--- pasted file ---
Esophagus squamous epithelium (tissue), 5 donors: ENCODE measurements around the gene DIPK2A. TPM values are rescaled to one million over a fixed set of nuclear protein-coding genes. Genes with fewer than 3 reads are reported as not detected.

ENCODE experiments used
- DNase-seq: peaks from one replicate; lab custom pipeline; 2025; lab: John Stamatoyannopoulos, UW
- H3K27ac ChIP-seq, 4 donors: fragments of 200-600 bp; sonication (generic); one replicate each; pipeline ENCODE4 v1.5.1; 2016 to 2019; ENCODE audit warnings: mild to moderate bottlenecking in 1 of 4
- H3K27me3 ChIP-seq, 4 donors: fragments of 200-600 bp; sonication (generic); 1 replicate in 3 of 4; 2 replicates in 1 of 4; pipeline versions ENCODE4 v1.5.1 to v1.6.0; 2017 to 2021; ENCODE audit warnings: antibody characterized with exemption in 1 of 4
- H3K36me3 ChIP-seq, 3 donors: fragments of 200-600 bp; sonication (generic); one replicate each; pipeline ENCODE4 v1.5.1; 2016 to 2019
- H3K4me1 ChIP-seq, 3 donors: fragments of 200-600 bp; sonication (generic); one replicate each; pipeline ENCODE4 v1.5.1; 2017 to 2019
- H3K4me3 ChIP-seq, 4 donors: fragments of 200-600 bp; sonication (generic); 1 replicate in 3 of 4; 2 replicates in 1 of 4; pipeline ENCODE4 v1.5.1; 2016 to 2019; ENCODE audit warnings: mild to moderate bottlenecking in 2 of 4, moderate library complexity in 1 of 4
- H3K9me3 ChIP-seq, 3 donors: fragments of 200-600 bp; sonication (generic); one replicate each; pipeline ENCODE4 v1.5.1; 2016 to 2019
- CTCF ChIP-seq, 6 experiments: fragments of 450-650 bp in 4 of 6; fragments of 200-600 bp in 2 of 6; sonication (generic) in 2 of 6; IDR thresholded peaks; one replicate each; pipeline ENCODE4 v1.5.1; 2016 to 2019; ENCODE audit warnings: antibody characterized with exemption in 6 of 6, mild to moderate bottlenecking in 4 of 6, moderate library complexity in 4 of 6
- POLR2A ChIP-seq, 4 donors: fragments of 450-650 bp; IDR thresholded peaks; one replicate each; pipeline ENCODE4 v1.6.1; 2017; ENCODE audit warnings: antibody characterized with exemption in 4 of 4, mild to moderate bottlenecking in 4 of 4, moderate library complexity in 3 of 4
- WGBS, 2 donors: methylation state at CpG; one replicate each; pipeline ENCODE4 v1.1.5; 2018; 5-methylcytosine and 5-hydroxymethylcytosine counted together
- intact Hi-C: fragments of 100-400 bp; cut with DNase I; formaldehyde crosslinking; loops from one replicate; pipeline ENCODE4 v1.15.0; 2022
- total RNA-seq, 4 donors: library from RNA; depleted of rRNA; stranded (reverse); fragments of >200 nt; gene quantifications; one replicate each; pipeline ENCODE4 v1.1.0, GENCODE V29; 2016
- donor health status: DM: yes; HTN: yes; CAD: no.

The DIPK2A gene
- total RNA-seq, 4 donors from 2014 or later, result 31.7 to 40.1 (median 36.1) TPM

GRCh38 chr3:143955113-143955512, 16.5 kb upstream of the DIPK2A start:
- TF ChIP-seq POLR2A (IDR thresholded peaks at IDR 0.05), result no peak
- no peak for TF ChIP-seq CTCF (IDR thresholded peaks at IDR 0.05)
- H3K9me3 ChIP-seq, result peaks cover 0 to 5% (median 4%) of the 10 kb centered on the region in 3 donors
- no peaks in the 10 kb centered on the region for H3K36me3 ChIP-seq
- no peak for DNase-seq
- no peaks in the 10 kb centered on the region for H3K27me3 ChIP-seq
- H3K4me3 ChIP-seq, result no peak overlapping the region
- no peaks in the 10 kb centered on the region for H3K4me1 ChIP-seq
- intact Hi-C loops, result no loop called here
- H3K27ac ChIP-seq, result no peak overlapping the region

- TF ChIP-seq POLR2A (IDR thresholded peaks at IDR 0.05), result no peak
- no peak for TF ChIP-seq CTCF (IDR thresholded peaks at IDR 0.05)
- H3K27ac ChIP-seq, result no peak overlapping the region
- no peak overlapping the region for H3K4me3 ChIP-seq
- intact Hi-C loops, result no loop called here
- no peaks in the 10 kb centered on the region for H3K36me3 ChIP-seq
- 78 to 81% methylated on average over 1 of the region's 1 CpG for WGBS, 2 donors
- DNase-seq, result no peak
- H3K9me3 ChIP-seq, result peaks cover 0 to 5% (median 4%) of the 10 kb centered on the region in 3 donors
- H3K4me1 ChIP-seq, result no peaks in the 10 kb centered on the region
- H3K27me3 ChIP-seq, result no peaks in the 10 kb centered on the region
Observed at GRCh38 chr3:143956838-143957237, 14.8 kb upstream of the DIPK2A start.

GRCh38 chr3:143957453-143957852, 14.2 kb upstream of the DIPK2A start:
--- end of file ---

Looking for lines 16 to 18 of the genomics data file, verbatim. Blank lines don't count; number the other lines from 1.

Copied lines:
The DIPK2A gene
- total RNA-seq, 4 donors from 2014 or later, result 31.7 to 40.1 (median 36.1) TPM

GRCh38 chr3:143955113-143955512, 16.5 kb upstream of the DIPK2A start: